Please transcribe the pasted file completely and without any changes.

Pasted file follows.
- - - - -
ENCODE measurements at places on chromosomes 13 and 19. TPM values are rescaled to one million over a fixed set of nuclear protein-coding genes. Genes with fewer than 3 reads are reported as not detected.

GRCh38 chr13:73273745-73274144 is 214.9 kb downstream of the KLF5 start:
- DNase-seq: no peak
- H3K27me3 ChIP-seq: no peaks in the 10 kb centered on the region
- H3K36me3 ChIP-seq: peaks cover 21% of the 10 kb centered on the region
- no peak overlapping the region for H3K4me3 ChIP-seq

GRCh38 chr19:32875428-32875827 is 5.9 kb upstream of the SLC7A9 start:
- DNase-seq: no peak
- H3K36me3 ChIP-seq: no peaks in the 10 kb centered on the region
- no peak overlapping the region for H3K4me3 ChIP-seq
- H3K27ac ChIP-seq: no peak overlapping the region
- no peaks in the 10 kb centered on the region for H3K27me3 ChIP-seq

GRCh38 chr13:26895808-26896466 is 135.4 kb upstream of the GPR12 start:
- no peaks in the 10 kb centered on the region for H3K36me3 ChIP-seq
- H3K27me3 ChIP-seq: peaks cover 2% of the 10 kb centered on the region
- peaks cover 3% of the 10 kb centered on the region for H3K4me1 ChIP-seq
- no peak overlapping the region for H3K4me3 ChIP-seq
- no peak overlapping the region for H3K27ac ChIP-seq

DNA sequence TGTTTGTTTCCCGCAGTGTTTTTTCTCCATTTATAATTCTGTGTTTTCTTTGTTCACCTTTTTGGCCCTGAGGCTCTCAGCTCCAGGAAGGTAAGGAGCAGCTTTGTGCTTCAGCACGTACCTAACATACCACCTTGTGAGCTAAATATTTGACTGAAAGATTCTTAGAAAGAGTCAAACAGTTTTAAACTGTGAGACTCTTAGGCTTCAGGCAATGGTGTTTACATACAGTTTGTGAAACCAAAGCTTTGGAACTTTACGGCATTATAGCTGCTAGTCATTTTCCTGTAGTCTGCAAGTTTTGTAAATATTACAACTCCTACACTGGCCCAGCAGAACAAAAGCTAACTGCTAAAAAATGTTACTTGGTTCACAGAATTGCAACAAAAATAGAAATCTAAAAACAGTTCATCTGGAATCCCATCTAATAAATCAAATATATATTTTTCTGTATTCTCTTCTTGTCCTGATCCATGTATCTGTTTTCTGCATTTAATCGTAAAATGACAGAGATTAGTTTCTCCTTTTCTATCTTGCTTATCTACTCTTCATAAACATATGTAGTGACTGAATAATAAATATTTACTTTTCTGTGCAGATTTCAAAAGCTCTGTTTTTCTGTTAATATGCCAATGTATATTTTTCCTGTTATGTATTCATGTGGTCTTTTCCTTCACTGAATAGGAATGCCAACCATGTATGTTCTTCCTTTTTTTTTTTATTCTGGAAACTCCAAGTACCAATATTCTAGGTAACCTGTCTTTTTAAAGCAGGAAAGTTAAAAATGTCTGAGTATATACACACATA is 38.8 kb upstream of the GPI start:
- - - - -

ENCODE measurements at places on chromosomes 13 and 19. TPM values are rescaled to one million over a fixed set of nuclear protein-coding genes. Genes with fewer than 3 reads are reported as not detected.

GRCh38 chr13:73273745-73274144 is 214.9 kb downstream of the KLF5 start:
- DNase-seq: no peak
- H3K27me3 ChIP-seq: no peaks in the 10 kb centered on the region
- H3K36me3 ChIP-seq: peaks cover 21% of the 10 kb centered on the region
- no peak overlapping the region for H3K4me3 ChIP-seq

GRCh38 chr19:32875428-32875827 is 5.9 kb upstream of the SLC7A9 start:
- DNase-seq: no peak
- H3K36me3 ChIP-seq: no peaks in the 10 kb centered on the region
- no peak overlapping the region for H3K4me3 ChIP-seq
- H3K27ac ChIP-seq: no peak overlapping the region
- no peaks in the 10 kb centered on the region for H3K27me3 ChIP-seq

GRCh38 chr13:26895808-26896466 is 135.4 kb upstream of the GPR12 start:
- no peaks in the 10 kb centered on the region for H3K36me3 ChIP-seq
- H3K27me3 ChIP-seq: peaks cover 2% of the 10 kb centered on the region
- peaks cover 3% of the 10 kb centered on the region for H3K4me1 ChIP-seq
- no peak overlapping the region for H3K4me3 ChIP-seq
- no peak overlapping the region for H3K27ac ChIP-seq

DNA sequence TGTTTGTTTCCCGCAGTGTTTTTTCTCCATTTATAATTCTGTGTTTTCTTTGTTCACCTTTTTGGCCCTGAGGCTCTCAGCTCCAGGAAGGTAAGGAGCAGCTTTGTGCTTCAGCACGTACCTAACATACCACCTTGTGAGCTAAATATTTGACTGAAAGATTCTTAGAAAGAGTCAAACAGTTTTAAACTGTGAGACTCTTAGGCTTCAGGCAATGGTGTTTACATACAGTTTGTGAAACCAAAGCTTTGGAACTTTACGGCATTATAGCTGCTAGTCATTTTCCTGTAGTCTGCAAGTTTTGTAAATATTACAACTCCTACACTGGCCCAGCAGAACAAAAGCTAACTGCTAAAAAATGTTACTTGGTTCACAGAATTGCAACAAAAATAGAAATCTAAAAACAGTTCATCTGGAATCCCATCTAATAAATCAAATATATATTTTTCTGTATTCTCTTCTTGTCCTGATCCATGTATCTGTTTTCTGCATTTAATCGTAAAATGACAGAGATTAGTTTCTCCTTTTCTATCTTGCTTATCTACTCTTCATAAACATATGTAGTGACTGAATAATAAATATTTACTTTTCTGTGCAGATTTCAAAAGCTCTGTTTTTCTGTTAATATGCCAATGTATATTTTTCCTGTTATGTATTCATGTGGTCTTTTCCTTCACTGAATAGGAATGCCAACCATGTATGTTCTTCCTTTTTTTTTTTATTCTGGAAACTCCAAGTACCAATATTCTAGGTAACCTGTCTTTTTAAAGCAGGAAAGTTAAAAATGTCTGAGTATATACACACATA is 38.8 kb upstream of the GPI start: